Love Nespresso but concerned about the environment? Recycling Nespresso pods in the UK may be about to get a lot easier.
A Winning Formula
Nespresso seems to have delivered the perfect formula for reliable espresso that doesn’t require any barista skills to produce. Even some fine restaurants in Italy have switched to serving Nespresso instead of pulling shots the traditional way! Even CNN has recommended to have the pods in the every day items.
Nespresso takes high-quality coffee and seals it into aluminium capsules with nitrogen to prevent oxidation and loss of flavour. With these capsules, you can have a variety of different coffees on hand and you never have to worry about grinds or roasting dates. The company has also been engaging in socially responsible practices such as partnering with growers in places like South Sudan where they can have a positive impact on the lives of farmers.
There’s a Catch…
There’s only one problem – all of those capsules have an environmental impact. This brewing system uses a lot of packaging for tiny amounts of coffee, and so the effect on the planet of all that Nespresso drinking can be high. Nespresso capsules along with other coffee pods have been difficult to recycle in normal facilities because the pods are small and made of mixed materials that have to be separated for recycling.
A New Approach
In London at least, things are looking up for environmentally-conscious Nespresso lovers. Starting in May 2017, Nespresso launched a 6-month trial recycling program that allows Nespresso Club members to recycle used pods through their local council recycling services. The company is providing consumers with special bags to collect the used pods.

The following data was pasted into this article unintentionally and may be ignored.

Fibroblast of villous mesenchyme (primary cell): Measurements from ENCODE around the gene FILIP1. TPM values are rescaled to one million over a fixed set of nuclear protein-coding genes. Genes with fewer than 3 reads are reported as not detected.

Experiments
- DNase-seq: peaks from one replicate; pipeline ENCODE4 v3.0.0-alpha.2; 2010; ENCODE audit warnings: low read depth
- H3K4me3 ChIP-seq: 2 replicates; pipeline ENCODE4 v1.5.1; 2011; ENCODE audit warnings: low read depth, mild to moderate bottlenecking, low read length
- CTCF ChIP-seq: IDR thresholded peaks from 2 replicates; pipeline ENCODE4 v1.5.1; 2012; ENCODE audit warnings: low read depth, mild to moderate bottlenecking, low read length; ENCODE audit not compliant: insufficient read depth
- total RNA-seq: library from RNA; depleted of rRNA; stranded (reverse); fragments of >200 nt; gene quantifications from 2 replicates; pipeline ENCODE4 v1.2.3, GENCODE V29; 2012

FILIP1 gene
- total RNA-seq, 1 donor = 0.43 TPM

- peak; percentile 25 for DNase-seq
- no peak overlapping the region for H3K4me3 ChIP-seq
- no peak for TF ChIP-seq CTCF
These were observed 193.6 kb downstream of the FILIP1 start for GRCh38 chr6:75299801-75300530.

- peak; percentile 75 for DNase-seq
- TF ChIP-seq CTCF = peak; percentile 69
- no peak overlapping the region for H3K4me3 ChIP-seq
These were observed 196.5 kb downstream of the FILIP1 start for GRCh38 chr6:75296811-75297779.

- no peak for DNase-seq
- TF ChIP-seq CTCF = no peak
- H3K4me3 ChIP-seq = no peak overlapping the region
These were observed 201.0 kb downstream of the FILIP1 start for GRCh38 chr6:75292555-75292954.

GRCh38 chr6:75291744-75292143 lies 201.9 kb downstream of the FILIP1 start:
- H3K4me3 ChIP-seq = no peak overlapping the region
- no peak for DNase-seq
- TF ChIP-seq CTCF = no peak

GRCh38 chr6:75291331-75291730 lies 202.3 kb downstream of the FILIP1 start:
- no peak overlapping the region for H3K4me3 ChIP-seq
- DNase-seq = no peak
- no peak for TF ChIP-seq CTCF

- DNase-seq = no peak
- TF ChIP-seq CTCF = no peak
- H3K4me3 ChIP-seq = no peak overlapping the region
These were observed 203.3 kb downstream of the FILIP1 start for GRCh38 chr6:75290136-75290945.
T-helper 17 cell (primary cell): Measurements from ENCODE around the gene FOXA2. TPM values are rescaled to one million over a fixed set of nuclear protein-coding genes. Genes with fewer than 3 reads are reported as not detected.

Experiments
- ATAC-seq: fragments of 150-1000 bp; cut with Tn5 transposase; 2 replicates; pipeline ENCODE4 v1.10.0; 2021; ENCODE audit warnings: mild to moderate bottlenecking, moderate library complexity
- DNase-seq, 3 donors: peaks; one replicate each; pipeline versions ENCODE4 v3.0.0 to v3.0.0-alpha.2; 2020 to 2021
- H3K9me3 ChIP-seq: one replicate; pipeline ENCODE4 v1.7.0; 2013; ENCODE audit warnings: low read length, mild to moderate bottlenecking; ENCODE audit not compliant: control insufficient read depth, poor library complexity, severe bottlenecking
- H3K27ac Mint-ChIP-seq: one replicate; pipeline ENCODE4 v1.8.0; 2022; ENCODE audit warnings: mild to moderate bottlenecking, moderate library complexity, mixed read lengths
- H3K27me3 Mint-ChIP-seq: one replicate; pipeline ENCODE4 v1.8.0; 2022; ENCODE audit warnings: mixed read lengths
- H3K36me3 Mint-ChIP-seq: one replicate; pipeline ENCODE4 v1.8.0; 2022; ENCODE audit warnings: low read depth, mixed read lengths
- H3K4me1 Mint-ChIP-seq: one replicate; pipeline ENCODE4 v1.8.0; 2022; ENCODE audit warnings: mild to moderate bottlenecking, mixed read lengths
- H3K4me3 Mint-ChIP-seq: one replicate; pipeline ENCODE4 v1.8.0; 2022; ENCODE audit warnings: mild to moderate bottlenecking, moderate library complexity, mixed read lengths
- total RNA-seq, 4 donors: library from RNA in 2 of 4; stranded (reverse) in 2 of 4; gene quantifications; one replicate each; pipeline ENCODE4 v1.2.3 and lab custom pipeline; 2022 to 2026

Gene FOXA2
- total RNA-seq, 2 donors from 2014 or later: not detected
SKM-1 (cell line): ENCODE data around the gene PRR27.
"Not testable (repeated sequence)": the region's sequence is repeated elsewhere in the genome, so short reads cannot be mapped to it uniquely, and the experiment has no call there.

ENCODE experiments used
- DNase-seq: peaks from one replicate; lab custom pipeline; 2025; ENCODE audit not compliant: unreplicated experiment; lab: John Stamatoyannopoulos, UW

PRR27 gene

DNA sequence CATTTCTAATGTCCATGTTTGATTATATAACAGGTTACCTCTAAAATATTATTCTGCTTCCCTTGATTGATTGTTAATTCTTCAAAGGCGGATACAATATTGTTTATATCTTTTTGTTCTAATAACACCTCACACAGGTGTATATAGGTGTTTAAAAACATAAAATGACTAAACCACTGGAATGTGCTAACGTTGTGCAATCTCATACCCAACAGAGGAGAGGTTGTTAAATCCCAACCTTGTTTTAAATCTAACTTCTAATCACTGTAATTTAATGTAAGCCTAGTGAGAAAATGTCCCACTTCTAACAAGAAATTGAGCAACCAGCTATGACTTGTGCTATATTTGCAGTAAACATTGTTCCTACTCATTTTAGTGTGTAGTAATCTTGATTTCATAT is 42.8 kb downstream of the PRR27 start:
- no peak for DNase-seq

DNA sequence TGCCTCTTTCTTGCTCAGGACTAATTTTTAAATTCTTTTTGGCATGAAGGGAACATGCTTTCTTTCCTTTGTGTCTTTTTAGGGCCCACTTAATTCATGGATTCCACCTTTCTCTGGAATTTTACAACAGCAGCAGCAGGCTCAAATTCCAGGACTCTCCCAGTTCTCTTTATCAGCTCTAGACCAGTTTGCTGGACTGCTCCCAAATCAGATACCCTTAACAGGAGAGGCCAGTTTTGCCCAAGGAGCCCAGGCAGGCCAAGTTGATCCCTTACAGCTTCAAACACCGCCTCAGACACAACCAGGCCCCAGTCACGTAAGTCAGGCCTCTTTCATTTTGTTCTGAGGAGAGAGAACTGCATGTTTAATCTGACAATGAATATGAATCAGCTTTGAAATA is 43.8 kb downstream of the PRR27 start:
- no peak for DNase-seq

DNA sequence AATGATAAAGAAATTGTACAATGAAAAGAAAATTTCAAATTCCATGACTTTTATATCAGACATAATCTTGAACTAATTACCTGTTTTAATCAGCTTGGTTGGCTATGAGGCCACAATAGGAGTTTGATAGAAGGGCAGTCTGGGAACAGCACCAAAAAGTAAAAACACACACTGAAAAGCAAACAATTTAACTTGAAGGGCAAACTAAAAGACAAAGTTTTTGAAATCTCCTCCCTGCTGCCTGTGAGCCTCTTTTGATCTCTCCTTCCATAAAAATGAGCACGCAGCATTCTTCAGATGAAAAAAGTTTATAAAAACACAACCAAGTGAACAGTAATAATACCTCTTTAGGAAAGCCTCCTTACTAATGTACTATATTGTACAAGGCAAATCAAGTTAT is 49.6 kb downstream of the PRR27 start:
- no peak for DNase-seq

After collection, the bags of used pods are shipped to Congleton, where Nespresso has a recycling facility. Grounds are removed for composting, while the other components, mostly aluminium, are recycled. According to Nespresso, aluminium is the best material to use both because it keeps the coffee fresher and because it can be recycled over and over again almost indefinitely. Recycling aluminium only takes 5 percent of the energy needed to make aluminium from scratch.
Nespresso has been recycling used pods for several years, providing customers with purple bags that can be dropped off at a large number of collection points throughout the country. The problem has been the extra effort involved in dropping off the pods for recycling. Nespresso has never stated what percentage of its pods gets recycled, though they do claim to have the capacity to recycle all of them.
Hopefully by partnering with local council recycling services, Nespresso will be able to put a dent in the number of capsules that ends up in landfill. Coffee drinkers will be able to do the right thing without making any special effort beyond their ordinary household recycling routine. Similar programs have been tried in countries such as Canada, France and Germany.
The German city of Hamburg’s recent decision to ban Nespresso, Keurig and other capsule coffee from all government-run buildings was undoubtedly a wake-up call for Nestlé, the Swiss company that owns Nespresso. With growing concern about global warming and other environmental issues, consumers’ complaints need to be addressed.
This UK pilot program has its critics. People have pointed out that using a gram of packaging for every 2 grams of coffee is wasteful even if 100 percent of that packaging is recycled. After all, it takes energy and resources to manufacture the packaging, ship it, and then recycle it after it’s been used. Nespresso defends its process, saying that it uses other resources such as water and coffee more efficiently than other brewing methods, reducing overall waste.
A Better Future
However you look at it, there’s no doubt that it would be better to recycle more of the pods that are currently destined for landfill. Hopefully Nespresso has hit on the perfect plan to get closer to their goal of 100 percent recycling.